It's a house only a mother could love. That mother is Laura Logan, who spotted the unremarkable Kirkland structure in 2002, not long after a divorce. She already had an 8-year-old daughter, but here was a foundling that really, really needed some loving care: a modest 1980 split-level home of about 2,000 square feet, sitting on a prime, west-facing lot with views of Lake Washington and the Olympics. Despite its $550,000 price tag, it had "no redeeming features," Logan recalls thinking. "These houses are just rectangles."
So, in your ordinary Eastside scenario, you'd expect her to call the bulldozers, then replace it with a brand-new palace that dwarfed her neighbors, maybe even with a helicopter pad out back. Bigger, newer, more expensive, right? Not this time. Even on the Eastside, a new respect for old bones is emerging. As Seattleites slaving over their 1920s Wallingford bungalows well know: Bigger isn't better, and sometimes you have to work with the history you're given— even if there's only 24 years of it.
Most of the Eastside's older housing stock dates to the building of the bridges: ranch houses and ramblers from the '50s and '60s, many of them located in the closer-in neighborhoods with shorter commute times to Seattle. A lot of those properties are now coming onto the market as empty nesters and widows sell the old suburban homestead (especially given property taxes). They're not architectural gems, but neither are they automatic tear-downs.
But even lower in the suburban pecking order than the ranch house, mocked in a current Century 21 ad campaign, comes the split-level: the even uglier step- stepsister to the ugly stepsister of the cul-de-sacs. Building "on spec" (speculation), developers simply purchased off-the- rack blueprints and threw a house on a lot in order to sell the land. As Logan's contractor, Jed Johnson, explains of the split-level: "It dominated the spec housing market of the '70s. It got to be stereotyped [as] not that desirable." Yet of Logan's home (built in 1980 but very much a '70s design), he adds, "The house had held together fairly well—it was just dated." Better still, because of the split-levels' inexpensive, ubiquitous simplicity (with no interior bearing walls), they're relatively easy and affordable to reconfigure. "They open up a lot of design possibilities."
DETERMINED TO involve herself in every stage of the remodel, Logan did most of the opening up herself, including demolition work. "Basically I took the house down to the studs," she remembers. "I had strong ideas about what I wanted to do. It's the little project that grew." She also kept costs down by serving as Johnson's contractor's helper on the project. "I want to be your lackey," she told him.
Logan subsequently called in architect Brett Burnette. "It is a simple house, and you don't want it to get too complicated," he says. "It was a matter of tweaking it here and there." While Logan, fond of modern and industrial materials, initially wanted to clad the house in corrugated metal, Burnette instead promoted the eventual scheme of mixing that metal with other materials (wood siding, concrete, and red-painted concrete-board paneling) on the front facade and also knocking off a small corner of the same frontage so the home didn't "read as a simple box." They also decided to expand the master bedroom into the backyard, pouring a foundation down to the basement level (to be Logan's future metalsmithing studio). This was the most expensive component of the estimated $180,000 remodel, which added some 250 square feet to the two-person household.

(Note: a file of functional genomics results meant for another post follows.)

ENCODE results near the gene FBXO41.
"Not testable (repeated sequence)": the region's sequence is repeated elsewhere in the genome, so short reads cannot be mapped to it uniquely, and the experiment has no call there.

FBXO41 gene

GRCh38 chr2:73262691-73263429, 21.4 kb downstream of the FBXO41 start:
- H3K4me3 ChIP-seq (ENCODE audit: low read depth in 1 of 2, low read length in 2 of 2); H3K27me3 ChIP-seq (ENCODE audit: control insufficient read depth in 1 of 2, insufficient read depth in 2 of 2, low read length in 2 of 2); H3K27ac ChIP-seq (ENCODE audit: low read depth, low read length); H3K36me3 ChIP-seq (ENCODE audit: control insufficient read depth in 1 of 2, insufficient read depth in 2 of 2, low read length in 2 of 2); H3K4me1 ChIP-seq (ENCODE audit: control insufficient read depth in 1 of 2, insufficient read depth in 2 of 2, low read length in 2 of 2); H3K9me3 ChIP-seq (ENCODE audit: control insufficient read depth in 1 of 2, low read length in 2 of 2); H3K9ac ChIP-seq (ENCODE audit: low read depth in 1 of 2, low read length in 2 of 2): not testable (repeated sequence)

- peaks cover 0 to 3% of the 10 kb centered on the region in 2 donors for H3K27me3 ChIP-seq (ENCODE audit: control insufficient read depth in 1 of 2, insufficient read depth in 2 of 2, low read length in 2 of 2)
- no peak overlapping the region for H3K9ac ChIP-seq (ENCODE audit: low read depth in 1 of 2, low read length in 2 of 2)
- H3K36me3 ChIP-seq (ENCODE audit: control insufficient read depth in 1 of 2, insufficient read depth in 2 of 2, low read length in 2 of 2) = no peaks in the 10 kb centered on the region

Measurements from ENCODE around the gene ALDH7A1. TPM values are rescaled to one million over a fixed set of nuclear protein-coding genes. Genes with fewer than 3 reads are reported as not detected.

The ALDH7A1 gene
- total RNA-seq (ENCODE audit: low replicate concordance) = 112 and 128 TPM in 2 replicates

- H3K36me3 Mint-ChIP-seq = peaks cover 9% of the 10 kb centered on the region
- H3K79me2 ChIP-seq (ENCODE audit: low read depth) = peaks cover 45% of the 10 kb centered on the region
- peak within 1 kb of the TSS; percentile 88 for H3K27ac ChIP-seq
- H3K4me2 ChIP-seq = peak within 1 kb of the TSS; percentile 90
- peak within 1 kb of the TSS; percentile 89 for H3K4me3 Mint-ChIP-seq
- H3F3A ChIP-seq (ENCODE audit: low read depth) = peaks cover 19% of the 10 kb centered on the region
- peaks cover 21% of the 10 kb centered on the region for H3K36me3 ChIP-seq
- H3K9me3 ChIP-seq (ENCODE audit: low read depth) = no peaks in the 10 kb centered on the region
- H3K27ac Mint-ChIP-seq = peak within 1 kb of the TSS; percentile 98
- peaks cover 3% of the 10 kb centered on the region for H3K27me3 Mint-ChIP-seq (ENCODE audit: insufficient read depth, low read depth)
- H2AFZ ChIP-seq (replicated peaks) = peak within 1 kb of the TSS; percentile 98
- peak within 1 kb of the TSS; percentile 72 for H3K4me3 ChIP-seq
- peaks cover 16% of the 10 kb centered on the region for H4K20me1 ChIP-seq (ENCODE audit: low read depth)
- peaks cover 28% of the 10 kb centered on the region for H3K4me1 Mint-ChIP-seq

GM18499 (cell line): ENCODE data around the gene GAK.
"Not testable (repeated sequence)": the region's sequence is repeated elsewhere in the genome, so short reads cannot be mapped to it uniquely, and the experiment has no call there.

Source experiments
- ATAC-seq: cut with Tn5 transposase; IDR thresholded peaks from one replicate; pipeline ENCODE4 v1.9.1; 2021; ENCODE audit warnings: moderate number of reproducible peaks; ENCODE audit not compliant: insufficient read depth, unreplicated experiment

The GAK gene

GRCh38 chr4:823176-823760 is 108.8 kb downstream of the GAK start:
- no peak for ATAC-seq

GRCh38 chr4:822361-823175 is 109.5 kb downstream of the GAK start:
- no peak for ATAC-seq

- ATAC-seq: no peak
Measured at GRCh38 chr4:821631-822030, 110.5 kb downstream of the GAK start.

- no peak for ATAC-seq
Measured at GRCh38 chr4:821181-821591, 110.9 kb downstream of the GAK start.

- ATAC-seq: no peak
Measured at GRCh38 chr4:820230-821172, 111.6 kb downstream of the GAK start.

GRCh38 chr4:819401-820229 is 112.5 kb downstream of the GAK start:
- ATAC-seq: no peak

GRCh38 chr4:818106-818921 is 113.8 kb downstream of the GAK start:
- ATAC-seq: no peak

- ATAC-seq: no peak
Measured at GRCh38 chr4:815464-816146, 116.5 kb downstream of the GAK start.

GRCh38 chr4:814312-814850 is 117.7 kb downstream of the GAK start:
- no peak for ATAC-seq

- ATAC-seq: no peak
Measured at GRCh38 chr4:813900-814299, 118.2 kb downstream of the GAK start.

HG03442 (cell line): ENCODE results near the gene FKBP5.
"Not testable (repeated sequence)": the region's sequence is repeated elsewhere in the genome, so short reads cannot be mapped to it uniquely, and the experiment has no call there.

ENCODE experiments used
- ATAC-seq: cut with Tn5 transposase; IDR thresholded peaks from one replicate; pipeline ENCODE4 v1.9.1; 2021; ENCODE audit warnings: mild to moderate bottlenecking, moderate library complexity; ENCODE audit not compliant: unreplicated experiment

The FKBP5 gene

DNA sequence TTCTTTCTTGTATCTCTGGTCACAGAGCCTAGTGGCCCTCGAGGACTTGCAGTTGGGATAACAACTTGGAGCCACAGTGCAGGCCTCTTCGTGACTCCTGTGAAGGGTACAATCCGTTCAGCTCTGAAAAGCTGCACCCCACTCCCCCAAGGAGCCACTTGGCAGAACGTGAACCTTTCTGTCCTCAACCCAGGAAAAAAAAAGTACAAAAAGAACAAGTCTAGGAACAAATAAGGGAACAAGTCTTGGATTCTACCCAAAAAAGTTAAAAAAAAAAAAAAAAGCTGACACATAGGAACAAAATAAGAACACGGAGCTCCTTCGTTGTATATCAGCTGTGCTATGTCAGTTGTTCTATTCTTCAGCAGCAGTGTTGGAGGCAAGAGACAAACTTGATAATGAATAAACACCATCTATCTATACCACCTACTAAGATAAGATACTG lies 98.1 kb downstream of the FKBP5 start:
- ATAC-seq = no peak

"I'm into renewable resources. I wanted to use as little wood as possible," says Logan. Outside, the decks were redone with fiberglass strips and metal-and-cable railings. Inside, new flooring in the open kitchen/dining/living/ piano area is carbonized bamboo (an environmentally friendly resource), while the countertops and sink are made of black-colored epoxy resin, a durable material generally used in laboratories.
Above the resulting great room-style space, Burnette had the idea of revealing the overhead trusses, creating a vaulted ceiling in place of the old, low popcorn-finish ceiling. Then Logan found some overstocked fir flooring at Dunn Lumber and had Johnson install it—where else?—on the now-heightened ceiling.
With piano, kitchen, and flop-down furniture facing the commanding front windows (doubled in size), Logan observes, "It's the way we live. I like the look of a modern house;" i.e., without rigidly compartmentalized living, dining, and cooking spaces—all of them separate and small, as split-levels were originally laid out.
THAT IMPROVISATORY spirit speaks to Kirkland's increasingly mix-and-match urban fabric. Logan's house sits on a formerly subdivided orchard, with surviving fruit trees in front and back; next door is the original 1890s farmhouse. Around the corner are trophy homes and cheapo '40s saltboxes in equal number; down the hill toward Central Way are condos, condos, condos. An Eastsider since 1989, Logan says, "Kirkland is, to me, the only neighborhood on the Eastside that's like a Seattle neighborhood. The others are too suburban." (See related story, p. 35.)
Does that mean Kirkland is now leading the vanguard of Eastside urbanization? It's certainly denser and perhaps more diverse in terms of family structure. Logan points to neighbors who are retirees, single parents, and "standard nuclear families [with] kids playing around from yard to yard. This neighborhood is really mixed." Yet, she concedes, "There are more tear-downs than remodels." While an exception to that trend, her spiffed-up split-level says at least one thing about the future of Eastside development for all manner of households: "They don't have to be the big mega-mansions."